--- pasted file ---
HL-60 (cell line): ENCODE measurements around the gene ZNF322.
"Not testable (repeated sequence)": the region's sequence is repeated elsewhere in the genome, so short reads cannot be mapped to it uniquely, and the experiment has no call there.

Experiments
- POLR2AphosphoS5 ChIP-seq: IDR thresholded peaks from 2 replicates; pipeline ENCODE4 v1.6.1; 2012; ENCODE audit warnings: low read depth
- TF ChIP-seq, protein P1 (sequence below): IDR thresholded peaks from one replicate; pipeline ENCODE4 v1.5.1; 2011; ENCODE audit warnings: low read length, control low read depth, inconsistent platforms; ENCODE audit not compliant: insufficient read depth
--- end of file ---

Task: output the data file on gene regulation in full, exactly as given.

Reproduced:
HL-60 (cell line): ENCODE measurements around the gene ZNF322.
"Not testable (repeated sequence)": the region's sequence is repeated elsewhere in the genome, so short reads cannot be mapped to it uniquely, and the experiment has no call there.

Experiments
- POLR2AphosphoS5 ChIP-seq: IDR thresholded peaks from 2 replicates; pipeline ENCODE4 v1.6.1; 2012; ENCODE audit warnings: low read depth
- TF ChIP-seq, protein P1 (sequence below): IDR thresholded peaks from one replicate; pipeline ENCODE4 v1.5.1; 2011; ENCODE audit warnings: low read length, control low read depth, inconsistent platforms; ENCODE audit not compliant: insufficient read depth